Christian D. Ott, Adam Burrows, Eli Livne, Rolf Walder
Astrophysical Journal, 600, 834 (2004).
- Gravitational Wave Signature Data -
|We have carried out an extensive set of two-dimensional, axisymmetric, purely-hydrodynamic calculations of rotational stellar core collapse with a realistic, finite-temperature nuclear equation of state and realistic massive star progenitor models. For each of the total number of 72 different simulations we performed, the gravitational wave signature was extracted via the quadrupole formula in the slow-motion, weak-field approximation. We investigate the consequences of variation in the initial ratio of rotational kinetic energy to gravitational potential energy and in the initial degree of differential rotation. Furthermore, we include in our model suite progenitors from recent evolutionary calculations that take into account the effects of rotation and magnetic torques. For each model, we calculate gravitational radiation wave forms, characteristic wave strain spectra, energy spectra, final rotational profiles, and total radiated energy. In addition, we compare our model signals with the anticipated sensitivities of the 1st- and 2nd-generation LIGO detectors coming on line. We find that most of our models are detectable by LIGO from anywhere in the Milky Way.|
|Please note that the results of this study were obtained with calculations that did not incorporate general relativistic effects and deleptonization (via electron capture on protons) during collapse. Recent results by Ott et al. (2007), Dimmelmeier et al. (2007), and Dimmelmeier et al. 2008 suggest that deleptonization and general relativity have a significant quantitative and qualitative effect on the gravitational wave signature of rotating core collapse.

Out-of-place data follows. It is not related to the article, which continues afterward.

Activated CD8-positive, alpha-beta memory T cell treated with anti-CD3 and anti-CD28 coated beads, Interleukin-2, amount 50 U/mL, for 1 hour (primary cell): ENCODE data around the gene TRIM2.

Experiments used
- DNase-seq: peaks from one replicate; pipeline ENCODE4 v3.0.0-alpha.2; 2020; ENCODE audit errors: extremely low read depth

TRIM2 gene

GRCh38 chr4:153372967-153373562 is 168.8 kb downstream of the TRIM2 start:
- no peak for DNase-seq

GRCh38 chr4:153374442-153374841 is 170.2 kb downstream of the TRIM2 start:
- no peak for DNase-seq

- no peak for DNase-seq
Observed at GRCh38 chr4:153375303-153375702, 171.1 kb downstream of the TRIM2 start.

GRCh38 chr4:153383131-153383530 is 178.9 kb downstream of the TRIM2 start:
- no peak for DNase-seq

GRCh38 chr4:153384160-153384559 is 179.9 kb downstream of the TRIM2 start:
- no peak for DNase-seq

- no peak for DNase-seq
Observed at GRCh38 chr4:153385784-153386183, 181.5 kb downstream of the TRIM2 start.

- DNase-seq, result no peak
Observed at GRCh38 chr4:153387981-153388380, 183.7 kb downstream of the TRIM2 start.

Below we provide the gravitational wave signature data of all our models. The files are named according to the following nomenclature:
[initial model name]A[value of A in km]B[value of initial beta=T/|W| in percent]
Where beta is the initial ratio of rotational kinetic to gravitational potential energy and A controls the degree of differential rotation in the rotation law
|in which r is the distance from the rotation axis. For example, setting A to 500 km leads to approximately solid body rotation within 500 km of the rotation axis. For more details please see the discussion in our paper.|
|We provide two types of data files. Files ending with .trh contain time (in seconds), maximum density (in g/cm^3), and dimensionless gravitational wave strain data (scaled to 10 kpc distance). The files ending with .spect contain the gravitational wave energy spectra in units M_sun c^2 / Hz.|
|11 solar mass initial model (s11 from Woosley & Weaver 1995, ApJS 101, 181)||Summary Table||Complete set of model data files: s11complete.tar.gz|
|15 solar mass initial model (s15 from Woosley & Weaver 1995, ApJS 101, 181 )||Summary Table||Complete set of model data files: s15complete.tar.gz|
|20/25 solar mass initial model (s20 from Woosley & Weaver 1995, ApJS 101, 181)||Summary Table||Complete set of model data files: s20complete.tar.gz|
Heger 2000, ApJ 528, 368 and
Heger et al. 2003, Stellar Rotation, Proceedings IAU Symposium No. 215
|Summary Table||Complete set of model data files: hegercomplete.tar.gz|